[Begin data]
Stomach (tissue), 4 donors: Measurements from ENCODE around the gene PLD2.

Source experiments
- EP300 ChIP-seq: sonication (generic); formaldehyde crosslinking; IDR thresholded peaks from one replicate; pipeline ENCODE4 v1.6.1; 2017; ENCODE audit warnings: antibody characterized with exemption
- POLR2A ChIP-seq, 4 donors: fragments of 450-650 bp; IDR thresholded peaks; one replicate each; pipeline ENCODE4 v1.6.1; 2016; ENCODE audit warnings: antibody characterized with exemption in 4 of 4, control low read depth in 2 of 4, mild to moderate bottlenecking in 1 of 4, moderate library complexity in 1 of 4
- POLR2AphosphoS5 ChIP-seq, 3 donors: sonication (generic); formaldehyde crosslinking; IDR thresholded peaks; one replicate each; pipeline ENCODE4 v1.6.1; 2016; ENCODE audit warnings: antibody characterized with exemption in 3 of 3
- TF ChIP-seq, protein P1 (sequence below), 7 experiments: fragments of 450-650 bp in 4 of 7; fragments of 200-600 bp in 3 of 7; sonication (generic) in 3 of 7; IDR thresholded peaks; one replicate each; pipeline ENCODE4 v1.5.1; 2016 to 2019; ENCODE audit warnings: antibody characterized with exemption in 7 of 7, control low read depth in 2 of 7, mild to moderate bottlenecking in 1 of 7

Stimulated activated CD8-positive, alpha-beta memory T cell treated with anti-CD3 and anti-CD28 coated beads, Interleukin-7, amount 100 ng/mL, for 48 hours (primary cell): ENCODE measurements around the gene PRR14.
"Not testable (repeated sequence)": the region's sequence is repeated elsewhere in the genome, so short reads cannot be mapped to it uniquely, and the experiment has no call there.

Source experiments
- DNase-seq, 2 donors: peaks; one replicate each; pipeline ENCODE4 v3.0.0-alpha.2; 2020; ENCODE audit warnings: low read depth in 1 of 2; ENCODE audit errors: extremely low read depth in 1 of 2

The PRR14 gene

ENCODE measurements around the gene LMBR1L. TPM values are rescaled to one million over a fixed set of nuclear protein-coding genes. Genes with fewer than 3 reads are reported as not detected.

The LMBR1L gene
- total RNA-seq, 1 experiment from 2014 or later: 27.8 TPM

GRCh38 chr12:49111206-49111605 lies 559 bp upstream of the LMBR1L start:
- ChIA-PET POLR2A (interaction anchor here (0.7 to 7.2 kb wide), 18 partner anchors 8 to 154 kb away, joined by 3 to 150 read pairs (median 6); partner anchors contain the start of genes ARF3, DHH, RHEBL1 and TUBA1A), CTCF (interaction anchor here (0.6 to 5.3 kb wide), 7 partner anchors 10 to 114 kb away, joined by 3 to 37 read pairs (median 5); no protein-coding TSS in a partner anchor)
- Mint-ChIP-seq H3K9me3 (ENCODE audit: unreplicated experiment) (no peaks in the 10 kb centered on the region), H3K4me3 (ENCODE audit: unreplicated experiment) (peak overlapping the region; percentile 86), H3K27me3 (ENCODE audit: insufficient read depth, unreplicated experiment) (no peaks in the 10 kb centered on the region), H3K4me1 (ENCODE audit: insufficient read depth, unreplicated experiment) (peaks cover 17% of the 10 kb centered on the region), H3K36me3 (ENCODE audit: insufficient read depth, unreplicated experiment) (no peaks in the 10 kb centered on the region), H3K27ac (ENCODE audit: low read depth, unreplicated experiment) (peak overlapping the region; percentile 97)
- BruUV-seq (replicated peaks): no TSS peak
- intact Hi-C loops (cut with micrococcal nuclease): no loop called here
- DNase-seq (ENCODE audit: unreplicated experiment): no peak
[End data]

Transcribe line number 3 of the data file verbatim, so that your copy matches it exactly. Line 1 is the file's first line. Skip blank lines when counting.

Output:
- EP300 ChIP-seq: sonication (generic); formaldehyde crosslinking; IDR thresholded peaks from one replicate; pipeline ENCODE4 v1.6.1; 2017; ENCODE audit warnings: antibody characterized with exemption